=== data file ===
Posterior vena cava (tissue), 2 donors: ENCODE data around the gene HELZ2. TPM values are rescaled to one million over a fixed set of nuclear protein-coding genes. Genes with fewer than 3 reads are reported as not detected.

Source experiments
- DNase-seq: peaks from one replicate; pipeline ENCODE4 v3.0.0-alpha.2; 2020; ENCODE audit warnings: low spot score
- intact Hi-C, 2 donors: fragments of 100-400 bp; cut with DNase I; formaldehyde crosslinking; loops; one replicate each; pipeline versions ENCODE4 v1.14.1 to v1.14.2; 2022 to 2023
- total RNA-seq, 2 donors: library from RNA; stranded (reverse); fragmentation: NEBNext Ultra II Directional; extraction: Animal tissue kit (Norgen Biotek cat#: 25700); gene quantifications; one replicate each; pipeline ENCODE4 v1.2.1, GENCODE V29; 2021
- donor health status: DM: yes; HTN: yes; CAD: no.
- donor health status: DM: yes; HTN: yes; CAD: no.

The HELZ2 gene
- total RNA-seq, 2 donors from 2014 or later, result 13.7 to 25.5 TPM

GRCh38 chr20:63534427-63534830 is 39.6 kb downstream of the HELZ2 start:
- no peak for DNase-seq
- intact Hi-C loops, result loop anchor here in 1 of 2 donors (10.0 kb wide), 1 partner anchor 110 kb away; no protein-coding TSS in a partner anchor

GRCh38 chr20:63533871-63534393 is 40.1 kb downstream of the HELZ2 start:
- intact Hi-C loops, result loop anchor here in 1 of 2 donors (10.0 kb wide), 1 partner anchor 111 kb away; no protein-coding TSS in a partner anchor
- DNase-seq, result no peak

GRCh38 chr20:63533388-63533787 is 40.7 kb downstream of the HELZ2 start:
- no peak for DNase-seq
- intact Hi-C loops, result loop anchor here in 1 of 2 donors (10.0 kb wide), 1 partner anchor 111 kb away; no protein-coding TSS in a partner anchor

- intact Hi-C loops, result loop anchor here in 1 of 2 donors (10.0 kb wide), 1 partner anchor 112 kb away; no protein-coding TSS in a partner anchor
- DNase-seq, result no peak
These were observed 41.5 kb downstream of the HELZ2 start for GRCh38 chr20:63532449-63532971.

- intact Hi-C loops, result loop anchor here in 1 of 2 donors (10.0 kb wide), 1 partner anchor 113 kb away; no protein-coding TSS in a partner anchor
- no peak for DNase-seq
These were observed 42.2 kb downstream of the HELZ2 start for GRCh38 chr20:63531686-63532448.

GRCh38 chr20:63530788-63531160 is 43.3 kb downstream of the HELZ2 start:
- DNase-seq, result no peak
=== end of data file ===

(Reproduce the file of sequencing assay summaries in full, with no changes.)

Posterior vena cava (tissue), 2 donors: ENCODE data around the gene HELZ2. TPM values are rescaled to one million over a fixed set of nuclear protein-coding genes. Genes with fewer than 3 reads are reported as not detected.

Source experiments
- DNase-seq: peaks from one replicate; pipeline ENCODE4 v3.0.0-alpha.2; 2020; ENCODE audit warnings: low spot score
- intact Hi-C, 2 donors: fragments of 100-400 bp; cut with DNase I; formaldehyde crosslinking; loops; one replicate each; pipeline versions ENCODE4 v1.14.1 to v1.14.2; 2022 to 2023
- total RNA-seq, 2 donors: library from RNA; stranded (reverse); fragmentation: NEBNext Ultra II Directional; extraction: Animal tissue kit (Norgen Biotek cat#: 25700); gene quantifications; one replicate each; pipeline ENCODE4 v1.2.1, GENCODE V29; 2021
- donor health status: DM: yes; HTN: yes; CAD: no.
- donor health status: DM: yes; HTN: yes; CAD: no.

The HELZ2 gene
- total RNA-seq, 2 donors from 2014 or later, result 13.7 to 25.5 TPM

GRCh38 chr20:63534427-63534830 is 39.6 kb downstream of the HELZ2 start:
- no peak for DNase-seq
- intact Hi-C loops, result loop anchor here in 1 of 2 donors (10.0 kb wide), 1 partner anchor 110 kb away; no protein-coding TSS in a partner anchor

GRCh38 chr20:63533871-63534393 is 40.1 kb downstream of the HELZ2 start:
- intact Hi-C loops, result loop anchor here in 1 of 2 donors (10.0 kb wide), 1 partner anchor 111 kb away; no protein-coding TSS in a partner anchor
- DNase-seq, result no peak

GRCh38 chr20:63533388-63533787 is 40.7 kb downstream of the HELZ2 start:
- no peak for DNase-seq
- intact Hi-C loops, result loop anchor here in 1 of 2 donors (10.0 kb wide), 1 partner anchor 111 kb away; no protein-coding TSS in a partner anchor

- intact Hi-C loops, result loop anchor here in 1 of 2 donors (10.0 kb wide), 1 partner anchor 112 kb away; no protein-coding TSS in a partner anchor
- DNase-seq, result no peak
These were observed 41.5 kb downstream of the HELZ2 start for GRCh38 chr20:63532449-63532971.

- intact Hi-C loops, result loop anchor here in 1 of 2 donors (10.0 kb wide), 1 partner anchor 113 kb away; no protein-coding TSS in a partner anchor
- no peak for DNase-seq
These were observed 42.2 kb downstream of the HELZ2 start for GRCh38 chr20:63531686-63532448.

GRCh38 chr20:63530788-63531160 is 43.3 kb downstream of the HELZ2 start:
- DNase-seq, result no peak